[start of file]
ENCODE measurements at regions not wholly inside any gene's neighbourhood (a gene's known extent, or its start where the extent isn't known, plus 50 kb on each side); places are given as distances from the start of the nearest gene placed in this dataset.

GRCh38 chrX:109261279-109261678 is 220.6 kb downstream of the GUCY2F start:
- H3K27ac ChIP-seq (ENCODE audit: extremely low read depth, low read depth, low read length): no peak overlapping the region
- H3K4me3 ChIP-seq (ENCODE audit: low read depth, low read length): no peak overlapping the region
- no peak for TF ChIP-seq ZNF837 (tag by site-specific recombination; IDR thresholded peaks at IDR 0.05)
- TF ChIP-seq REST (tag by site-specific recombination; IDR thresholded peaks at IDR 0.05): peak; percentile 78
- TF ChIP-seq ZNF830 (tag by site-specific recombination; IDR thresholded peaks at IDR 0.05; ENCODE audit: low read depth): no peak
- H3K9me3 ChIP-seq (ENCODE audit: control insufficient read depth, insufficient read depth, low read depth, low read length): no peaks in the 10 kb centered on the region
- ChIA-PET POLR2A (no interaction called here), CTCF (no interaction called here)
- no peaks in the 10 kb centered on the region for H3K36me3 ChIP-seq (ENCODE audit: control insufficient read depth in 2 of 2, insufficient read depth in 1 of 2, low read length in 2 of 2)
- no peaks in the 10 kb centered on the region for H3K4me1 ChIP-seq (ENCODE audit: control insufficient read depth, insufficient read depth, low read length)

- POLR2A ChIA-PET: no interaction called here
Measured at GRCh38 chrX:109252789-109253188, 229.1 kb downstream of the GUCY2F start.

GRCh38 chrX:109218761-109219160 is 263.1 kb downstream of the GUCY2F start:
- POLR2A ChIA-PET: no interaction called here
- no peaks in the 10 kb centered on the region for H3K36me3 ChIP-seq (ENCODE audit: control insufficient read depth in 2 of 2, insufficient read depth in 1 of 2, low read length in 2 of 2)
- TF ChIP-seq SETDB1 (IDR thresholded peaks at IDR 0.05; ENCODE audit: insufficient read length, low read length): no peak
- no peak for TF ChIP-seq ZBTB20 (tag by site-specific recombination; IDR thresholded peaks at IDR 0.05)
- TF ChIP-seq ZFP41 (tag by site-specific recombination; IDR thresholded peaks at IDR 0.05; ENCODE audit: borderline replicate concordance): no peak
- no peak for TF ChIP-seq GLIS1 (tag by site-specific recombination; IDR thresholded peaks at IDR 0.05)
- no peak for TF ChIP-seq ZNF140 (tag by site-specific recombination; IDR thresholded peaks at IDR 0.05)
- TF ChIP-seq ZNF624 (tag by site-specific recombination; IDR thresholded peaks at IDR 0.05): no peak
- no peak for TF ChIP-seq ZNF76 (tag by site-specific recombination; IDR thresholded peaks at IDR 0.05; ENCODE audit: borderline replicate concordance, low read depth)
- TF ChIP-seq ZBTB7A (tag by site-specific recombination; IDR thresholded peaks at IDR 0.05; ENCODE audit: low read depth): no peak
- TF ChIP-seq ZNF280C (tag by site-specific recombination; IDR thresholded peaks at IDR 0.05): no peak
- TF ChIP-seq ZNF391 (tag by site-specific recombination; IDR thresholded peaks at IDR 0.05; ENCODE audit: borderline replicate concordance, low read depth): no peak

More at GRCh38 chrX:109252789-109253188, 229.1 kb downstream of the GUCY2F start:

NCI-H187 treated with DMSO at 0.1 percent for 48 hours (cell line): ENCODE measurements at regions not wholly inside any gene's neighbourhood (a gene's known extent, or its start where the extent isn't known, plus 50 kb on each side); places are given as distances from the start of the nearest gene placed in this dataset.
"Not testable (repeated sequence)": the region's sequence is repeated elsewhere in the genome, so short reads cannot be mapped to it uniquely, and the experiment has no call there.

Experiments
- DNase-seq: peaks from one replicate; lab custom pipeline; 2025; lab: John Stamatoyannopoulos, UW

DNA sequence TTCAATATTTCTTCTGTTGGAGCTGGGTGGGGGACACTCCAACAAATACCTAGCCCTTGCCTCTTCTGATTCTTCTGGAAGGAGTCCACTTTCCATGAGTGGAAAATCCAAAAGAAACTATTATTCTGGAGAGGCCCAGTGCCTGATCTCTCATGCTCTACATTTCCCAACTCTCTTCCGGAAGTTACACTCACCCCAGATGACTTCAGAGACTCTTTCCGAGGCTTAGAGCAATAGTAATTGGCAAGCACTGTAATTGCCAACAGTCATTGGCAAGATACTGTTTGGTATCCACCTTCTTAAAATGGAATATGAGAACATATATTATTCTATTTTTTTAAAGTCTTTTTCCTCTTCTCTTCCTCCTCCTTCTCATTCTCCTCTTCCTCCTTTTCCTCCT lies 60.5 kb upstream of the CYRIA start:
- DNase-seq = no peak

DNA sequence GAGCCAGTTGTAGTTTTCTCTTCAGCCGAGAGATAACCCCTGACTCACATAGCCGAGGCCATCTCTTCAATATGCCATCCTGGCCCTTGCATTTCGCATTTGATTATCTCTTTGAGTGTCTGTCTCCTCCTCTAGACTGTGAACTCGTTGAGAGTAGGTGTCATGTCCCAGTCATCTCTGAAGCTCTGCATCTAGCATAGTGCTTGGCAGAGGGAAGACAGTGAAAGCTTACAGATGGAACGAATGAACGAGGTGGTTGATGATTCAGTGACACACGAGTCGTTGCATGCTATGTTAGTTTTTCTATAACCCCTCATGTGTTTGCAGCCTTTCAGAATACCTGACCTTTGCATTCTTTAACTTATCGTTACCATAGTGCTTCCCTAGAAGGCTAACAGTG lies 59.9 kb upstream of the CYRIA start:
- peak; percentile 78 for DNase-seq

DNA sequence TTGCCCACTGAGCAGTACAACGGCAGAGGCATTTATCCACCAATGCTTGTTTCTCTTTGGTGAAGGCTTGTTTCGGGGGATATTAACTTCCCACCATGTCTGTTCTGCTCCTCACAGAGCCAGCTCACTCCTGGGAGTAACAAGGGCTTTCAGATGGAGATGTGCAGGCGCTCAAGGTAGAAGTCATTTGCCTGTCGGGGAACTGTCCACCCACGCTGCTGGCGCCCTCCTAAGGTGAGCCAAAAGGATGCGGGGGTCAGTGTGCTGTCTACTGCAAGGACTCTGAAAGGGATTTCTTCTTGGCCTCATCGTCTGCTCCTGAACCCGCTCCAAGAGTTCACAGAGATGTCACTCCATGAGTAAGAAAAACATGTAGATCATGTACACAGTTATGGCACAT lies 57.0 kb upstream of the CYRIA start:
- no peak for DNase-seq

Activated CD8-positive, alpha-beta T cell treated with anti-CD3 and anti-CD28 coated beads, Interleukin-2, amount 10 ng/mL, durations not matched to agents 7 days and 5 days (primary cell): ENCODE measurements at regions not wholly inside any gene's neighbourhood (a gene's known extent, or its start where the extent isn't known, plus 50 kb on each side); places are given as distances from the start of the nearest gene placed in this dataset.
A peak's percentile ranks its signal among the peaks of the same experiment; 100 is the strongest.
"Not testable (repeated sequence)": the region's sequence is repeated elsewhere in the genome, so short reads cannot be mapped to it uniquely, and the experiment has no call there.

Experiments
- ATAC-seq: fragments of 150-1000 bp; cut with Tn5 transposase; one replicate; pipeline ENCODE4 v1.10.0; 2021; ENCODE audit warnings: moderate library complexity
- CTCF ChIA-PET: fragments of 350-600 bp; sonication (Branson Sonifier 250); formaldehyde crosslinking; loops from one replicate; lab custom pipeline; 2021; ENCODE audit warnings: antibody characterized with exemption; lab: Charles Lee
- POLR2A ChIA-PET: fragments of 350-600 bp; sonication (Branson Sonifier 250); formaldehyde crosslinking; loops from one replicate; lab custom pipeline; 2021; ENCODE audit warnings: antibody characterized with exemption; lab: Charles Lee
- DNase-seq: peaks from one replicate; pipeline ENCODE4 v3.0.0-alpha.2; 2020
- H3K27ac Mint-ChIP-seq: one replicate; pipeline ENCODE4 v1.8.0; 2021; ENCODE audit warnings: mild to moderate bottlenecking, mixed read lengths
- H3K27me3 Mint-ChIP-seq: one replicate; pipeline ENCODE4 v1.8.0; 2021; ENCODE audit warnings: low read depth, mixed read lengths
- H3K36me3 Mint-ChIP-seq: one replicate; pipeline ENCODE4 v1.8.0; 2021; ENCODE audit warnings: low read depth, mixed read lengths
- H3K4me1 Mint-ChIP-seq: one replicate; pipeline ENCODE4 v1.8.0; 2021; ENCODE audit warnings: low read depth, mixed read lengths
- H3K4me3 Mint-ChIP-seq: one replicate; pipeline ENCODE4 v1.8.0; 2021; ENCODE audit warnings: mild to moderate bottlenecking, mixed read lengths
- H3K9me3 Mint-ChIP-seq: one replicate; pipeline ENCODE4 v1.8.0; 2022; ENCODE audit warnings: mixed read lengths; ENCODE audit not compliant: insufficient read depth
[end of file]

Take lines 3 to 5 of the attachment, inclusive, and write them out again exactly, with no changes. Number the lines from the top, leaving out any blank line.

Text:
- H3K27ac ChIP-seq (ENCODE audit: extremely low read depth, low read depth, low read length): no peak overlapping the region
- H3K4me3 ChIP-seq (ENCODE audit: low read depth, low read length): no peak overlapping the region
- no peak for TF ChIP-seq ZNF837 (tag by site-specific recombination; IDR thresholded peaks at IDR 0.05)